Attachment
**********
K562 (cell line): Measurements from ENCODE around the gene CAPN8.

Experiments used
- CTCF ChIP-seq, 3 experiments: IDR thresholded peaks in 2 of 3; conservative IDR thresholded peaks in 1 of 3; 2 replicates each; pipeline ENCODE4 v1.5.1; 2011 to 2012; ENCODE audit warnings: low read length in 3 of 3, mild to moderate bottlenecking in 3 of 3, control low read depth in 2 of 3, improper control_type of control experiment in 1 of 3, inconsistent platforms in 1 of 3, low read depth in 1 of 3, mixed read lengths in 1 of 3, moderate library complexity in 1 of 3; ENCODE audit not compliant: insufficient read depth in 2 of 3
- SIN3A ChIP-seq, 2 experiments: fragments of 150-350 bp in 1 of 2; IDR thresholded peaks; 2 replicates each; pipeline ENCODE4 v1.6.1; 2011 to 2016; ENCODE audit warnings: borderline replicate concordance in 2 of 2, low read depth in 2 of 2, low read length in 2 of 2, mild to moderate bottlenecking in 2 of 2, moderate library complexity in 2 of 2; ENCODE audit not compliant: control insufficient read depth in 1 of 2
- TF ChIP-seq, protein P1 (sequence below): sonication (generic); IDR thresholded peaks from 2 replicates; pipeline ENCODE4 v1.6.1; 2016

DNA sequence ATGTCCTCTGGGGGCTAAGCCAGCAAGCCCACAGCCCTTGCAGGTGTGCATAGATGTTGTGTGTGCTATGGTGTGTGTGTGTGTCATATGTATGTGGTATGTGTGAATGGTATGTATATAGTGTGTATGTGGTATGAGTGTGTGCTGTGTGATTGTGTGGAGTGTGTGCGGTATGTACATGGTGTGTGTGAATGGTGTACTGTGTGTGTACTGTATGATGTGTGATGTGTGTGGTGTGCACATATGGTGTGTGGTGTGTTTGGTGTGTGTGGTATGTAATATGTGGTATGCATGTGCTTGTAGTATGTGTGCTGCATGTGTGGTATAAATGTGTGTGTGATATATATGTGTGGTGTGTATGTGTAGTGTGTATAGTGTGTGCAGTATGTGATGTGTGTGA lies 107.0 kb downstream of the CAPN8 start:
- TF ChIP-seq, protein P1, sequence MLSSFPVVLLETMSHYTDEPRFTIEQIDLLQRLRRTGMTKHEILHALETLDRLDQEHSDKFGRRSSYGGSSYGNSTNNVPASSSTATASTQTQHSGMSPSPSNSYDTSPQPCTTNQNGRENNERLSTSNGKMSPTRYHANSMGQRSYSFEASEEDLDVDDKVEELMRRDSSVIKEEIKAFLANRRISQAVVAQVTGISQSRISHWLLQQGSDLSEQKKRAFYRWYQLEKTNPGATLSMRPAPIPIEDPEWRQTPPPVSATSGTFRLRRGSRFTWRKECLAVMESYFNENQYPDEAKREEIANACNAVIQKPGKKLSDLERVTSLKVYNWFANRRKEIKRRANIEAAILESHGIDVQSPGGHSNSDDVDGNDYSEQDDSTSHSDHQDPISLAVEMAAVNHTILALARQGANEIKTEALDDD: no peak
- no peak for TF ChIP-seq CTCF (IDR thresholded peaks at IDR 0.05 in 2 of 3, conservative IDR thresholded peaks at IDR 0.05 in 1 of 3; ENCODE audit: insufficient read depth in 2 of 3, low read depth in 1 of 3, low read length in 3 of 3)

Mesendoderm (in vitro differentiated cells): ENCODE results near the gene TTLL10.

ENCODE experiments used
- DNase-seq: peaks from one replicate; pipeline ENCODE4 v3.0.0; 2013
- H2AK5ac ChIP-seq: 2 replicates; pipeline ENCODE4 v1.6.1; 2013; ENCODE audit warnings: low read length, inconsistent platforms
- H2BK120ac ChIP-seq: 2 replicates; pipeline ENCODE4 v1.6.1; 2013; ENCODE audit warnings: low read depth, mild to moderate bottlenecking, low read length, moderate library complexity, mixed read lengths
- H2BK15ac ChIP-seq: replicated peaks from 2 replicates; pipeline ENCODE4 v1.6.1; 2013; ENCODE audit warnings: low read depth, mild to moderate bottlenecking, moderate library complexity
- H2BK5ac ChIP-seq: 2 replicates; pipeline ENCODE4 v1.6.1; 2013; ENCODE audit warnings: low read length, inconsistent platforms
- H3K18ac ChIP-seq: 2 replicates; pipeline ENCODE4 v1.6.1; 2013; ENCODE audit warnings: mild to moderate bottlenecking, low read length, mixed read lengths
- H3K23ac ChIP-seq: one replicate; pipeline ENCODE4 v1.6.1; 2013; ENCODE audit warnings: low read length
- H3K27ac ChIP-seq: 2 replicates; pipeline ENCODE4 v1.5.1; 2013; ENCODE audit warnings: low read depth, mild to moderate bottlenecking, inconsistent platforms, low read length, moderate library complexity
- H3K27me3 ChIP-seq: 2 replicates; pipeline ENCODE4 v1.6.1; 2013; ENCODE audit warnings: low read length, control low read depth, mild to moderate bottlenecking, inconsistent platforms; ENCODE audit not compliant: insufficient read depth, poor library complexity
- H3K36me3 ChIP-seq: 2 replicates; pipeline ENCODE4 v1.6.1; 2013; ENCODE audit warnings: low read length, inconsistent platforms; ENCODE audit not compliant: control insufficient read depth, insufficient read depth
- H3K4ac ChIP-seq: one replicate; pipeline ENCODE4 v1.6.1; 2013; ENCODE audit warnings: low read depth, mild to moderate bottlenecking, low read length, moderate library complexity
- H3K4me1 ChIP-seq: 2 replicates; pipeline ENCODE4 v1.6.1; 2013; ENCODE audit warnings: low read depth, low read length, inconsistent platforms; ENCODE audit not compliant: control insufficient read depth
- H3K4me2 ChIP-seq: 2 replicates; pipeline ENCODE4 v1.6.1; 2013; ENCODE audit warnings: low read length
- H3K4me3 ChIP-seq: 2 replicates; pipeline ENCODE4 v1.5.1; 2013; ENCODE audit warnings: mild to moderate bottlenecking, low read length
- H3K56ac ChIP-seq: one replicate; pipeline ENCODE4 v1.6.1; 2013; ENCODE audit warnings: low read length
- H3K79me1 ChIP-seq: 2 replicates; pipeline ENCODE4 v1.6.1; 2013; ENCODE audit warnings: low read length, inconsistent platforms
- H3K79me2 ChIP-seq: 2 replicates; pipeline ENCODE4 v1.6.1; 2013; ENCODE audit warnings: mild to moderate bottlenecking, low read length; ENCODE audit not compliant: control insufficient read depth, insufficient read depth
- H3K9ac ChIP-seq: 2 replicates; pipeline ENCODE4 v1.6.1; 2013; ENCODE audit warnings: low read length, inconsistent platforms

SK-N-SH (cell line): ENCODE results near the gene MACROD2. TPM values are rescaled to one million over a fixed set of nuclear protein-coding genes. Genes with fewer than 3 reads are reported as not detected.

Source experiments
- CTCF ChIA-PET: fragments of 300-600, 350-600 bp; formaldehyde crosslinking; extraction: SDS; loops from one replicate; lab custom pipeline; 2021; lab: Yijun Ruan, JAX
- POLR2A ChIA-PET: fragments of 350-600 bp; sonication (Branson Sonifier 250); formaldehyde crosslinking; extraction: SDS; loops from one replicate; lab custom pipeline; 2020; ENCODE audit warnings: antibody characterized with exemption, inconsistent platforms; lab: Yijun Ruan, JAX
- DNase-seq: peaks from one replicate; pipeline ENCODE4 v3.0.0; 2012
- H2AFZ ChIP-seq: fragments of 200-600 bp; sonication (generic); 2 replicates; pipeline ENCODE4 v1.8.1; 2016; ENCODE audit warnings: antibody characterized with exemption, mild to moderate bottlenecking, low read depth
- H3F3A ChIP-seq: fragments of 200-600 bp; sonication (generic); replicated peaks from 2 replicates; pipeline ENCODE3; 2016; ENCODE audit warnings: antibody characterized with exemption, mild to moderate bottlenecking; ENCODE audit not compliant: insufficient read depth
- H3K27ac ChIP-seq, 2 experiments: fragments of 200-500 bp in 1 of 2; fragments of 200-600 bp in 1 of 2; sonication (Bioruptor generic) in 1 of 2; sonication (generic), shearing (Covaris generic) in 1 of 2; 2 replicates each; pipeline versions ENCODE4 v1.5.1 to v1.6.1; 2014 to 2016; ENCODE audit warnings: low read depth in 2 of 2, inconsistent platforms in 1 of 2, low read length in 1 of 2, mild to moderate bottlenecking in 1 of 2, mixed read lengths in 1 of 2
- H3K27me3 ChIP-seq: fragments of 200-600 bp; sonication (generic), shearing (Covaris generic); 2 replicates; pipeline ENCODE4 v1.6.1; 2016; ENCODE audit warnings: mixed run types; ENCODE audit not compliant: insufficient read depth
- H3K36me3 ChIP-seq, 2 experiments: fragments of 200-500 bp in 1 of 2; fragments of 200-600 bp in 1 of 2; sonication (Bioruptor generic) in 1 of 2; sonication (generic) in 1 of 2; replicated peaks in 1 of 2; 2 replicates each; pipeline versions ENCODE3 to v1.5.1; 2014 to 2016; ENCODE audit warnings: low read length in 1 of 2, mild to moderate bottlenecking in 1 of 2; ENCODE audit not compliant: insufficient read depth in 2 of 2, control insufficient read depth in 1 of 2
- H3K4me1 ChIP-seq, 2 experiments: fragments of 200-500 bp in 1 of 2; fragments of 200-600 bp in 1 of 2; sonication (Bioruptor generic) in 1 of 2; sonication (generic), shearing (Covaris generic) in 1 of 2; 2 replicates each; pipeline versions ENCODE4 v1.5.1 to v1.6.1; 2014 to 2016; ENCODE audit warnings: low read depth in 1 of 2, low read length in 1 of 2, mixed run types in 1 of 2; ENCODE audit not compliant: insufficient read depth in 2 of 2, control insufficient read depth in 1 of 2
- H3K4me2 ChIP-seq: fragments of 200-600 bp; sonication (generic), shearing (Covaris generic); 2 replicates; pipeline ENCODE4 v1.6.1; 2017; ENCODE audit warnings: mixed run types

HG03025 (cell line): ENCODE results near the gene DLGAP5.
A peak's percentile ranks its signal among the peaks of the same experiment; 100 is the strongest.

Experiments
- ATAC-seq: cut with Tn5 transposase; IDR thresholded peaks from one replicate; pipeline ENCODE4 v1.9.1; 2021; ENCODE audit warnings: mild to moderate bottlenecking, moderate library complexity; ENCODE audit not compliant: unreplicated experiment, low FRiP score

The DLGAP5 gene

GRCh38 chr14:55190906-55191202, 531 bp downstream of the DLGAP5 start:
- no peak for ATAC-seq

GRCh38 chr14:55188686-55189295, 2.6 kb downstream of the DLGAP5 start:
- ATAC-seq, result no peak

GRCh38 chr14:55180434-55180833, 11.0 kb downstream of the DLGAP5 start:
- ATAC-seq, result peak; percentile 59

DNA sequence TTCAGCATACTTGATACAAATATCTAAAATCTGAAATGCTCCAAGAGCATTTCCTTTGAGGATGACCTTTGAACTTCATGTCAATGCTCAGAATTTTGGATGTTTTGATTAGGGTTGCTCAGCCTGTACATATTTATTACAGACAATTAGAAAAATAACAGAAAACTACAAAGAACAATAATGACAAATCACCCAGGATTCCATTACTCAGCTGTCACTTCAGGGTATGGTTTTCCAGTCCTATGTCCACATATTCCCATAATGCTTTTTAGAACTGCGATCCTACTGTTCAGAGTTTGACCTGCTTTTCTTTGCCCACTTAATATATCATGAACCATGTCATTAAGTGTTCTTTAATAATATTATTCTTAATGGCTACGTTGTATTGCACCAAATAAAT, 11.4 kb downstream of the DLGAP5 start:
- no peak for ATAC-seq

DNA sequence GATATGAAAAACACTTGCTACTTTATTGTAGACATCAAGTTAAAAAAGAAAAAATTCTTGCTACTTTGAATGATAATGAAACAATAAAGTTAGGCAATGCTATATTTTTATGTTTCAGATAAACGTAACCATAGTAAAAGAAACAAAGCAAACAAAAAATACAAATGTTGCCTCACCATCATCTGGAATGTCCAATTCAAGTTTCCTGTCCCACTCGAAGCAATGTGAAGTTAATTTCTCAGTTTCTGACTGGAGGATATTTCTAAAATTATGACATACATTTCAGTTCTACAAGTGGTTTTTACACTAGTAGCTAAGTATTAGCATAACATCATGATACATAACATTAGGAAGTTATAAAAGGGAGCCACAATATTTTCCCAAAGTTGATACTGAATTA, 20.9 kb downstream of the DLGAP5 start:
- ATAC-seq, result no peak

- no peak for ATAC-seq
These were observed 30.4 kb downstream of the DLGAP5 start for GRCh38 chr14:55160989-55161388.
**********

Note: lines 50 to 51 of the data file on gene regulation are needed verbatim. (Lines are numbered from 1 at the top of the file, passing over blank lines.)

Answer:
GRCh38 chr14:55180434-55180833, 11.0 kb downstream of the DLGAP5 start:
- ATAC-seq, result peak; percentile 59